From the report's introduction:
... Caught in the middle are the patients—the ultimate recipients of care. Stories of patient injuries and deaths associated with health information technologies (health IT) frequently appear in the news, juxtaposed with stories of how health professionals are being provided monetary incentives to adopt the very products that may be causing harm. These stories are frightening, but they shed light on a very important problem and a realization that, as a nation, we must do better to keep patients safe ... the entire committee believes the current state of safety of health IT must not be permitted to continue.
I've been writing words like that for over a decade.
Addendum Nov. 8, 2011:
The IOM has issued this press release:
From: National Academies News <InternetMailforONPI@nas.edu>
Date: November 8, 2011 8:25:43 AM PST
To: National Academies News <InternetMailforONPI@nas.edu>
Subject: Health Information Technology and Patient Safety - For Immediate Release
Health Information Technology and Patient Safety – For Immediate ReleaseHealth IT and Patient Safety: Building Safer Systems for Better Care, a new report from the Institute of Medicine, is available for IMMEDIATE RELEASE. The report examines a broad range of health information technologies and recommends actions that the government, health care providers, and technology vendors should take to improve patient safety. Contrary to some early news accounts, the report does not recommend that a new agency be established to regulate these technologies. Reporters can obtain a copy of the report by contacting the National Academies' Office of News and Public Information; tel. 202-334-2138 or e-mail firstname.lastname@example.org. In addition, members from the committee that wrote the report will discuss their recommendations and take questions at a one-hour public briefing starting at 10:30 a.m. EST Thursday, Nov. 10, in Room 100 of the National Academies’ Keck Center, 500 Fifth St. N.W., Washington, D.C. Those who cannot attend may participate through a live audio webcast accessible at http://www.nationalacademies.org.
I am not sure why they state "Contrary to some early news accounts, the report does not recommend that a new agency be established to regulate these technologies."
From the report prepub, page 6-28 to 6-29:
This recommendation followed:
... To truly improve patient safety, a new approach is needed. The committee believed that the experiences of other industries such as transportation and nuclear energy in creating the NTSB and the NRC were instructive, and concluded that the development of an independent, federal entity was best suited to performing the needed above-described analytic and investigative functions for health IT–related adverse events in a transparent, nonpunitive manner. The committee envisions an entity that would be similar in structure to the NTSB or the NRC, which are both independent federal agencies created by and reporting directly to Congress.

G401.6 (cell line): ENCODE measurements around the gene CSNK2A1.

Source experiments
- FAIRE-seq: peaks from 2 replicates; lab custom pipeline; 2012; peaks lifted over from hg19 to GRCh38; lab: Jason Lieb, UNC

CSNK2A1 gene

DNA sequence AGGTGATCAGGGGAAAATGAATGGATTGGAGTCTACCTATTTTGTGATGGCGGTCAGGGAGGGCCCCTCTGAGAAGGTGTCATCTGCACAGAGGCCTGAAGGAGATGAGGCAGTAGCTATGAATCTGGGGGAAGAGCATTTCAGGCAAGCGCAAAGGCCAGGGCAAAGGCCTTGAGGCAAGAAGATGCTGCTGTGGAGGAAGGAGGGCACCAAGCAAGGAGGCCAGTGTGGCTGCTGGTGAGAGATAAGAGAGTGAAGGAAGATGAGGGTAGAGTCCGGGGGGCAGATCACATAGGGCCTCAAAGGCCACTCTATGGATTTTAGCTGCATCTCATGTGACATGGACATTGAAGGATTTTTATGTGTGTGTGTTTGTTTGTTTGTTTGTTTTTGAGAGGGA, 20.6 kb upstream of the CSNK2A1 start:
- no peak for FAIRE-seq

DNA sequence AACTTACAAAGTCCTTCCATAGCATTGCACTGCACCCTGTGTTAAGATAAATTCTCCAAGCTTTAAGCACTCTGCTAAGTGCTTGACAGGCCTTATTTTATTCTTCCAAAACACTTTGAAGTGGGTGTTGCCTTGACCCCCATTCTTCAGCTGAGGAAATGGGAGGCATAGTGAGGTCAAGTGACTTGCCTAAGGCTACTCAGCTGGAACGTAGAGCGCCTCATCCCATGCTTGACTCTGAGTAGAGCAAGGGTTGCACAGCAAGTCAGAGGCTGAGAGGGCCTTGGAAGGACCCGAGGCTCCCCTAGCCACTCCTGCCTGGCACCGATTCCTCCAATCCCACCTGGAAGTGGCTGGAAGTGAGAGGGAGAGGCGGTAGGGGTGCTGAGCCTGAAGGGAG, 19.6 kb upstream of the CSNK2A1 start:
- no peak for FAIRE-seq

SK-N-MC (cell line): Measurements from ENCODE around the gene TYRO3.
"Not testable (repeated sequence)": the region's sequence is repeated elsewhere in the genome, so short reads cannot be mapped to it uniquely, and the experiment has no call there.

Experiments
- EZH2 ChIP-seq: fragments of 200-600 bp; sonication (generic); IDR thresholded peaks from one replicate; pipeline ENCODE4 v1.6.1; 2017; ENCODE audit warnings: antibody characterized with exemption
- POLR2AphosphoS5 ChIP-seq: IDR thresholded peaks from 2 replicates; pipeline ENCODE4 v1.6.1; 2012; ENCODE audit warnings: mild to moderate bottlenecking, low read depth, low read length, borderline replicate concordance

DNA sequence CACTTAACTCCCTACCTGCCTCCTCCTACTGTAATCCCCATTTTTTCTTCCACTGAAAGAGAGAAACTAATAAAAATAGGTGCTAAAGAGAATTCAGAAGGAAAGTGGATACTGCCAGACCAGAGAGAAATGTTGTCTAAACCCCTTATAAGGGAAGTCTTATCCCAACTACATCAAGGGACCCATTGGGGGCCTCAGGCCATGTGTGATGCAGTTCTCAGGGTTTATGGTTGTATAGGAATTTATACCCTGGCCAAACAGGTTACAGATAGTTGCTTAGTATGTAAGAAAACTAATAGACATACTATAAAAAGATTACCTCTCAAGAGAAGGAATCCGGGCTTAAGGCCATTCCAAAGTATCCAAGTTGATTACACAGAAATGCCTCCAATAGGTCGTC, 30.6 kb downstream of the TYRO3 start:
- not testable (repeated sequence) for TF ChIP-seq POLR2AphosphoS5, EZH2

Among other responsibilities, these entities conduct investigations, for the purpose of ensuring safety. NTSB is a nonregulatory agency that does not establish fault or liability in the legal sense but investigates incidents. The NRC is a regulatory body that has the ability to issue fines and fees. The committee considered both agencies and concluded the NTSB to be most similar to the needs of health IT–assisted care.
An independent, federal entity analogous in form and function to the NTSB is needed. This entity would not have enforcement power and would be nonpunitive. Instead, it would have the authority to conduct investigations and, upon their completion, make recommendations.
... Recommendation 8: The Secretary of HHS should recommend that Congress establish an independent federal entity for investigating patient safety deaths, serious injuries, or potentially unsafe conditions associated with health IT. This entity should also monitor and analyze data and publicly report results of these activities.
Hopefully this issue will we clarified when the final report is generally available and the public briefing occurs.
I hope it's not an issue over the word "entity" vs. "agency", a difference that in practice would probably make no difference, economically speaking.
Addendum #2, Nov. 8, 2011:
After re-reading all of this, it seems the issue at question in the National Academies press release above is "regulation" vs. "investigating and monitoring."
That apparently being the case, let me state again that I have problems with the fact that the recommendations seem to preclude true regulation that should start ASAP, not at the whim of the Secretary of HHS when he/she decides that "adequate safety progress has not been made."
That represents, in my opinion, a special accommodation to the healthcare IT industry as previously mentioned.
In fact, Dr. Cook had a dissenting recommendation in Appendix E of the report that I agree with:
Recommendation 9: The Secretary of Health and Human Services should direct the FDA to exercise its authority to regulate health IT, including all EHRs and associated components, and health information exchanges, as Class III medical devices. [Under the 1976 Medical Device Amendments to the Federal Food, Drug, and Cosmetic Act - ed.]
[Note] Regarding the IOM, my presenting in person the events that led to my relative's travails was rejected on the basis of 'protocol.' Despite the remarkable aspect of a physician/Medical Informatics specialist's relative (in fact, a specialist writing on health IT risks for over a decade) being gravely injured as a result of health IT-related disruption of care continuity, despite support for my personal attestation by internal members of the study group, my live testimony was rejected. Considering the issues were not just relevant to the IOM study, but at its heart, the rejection on procedural grounds brings to mind the simian adage "see no evil, hear no evil, speak no evil." The Institute of Medicine, on matters of life and death, acted more as an "Institute of Protocol" (or perhaps "Institute of Politics") in my opinion than an institute of science. I believe this lessens the credibility of their action agenda.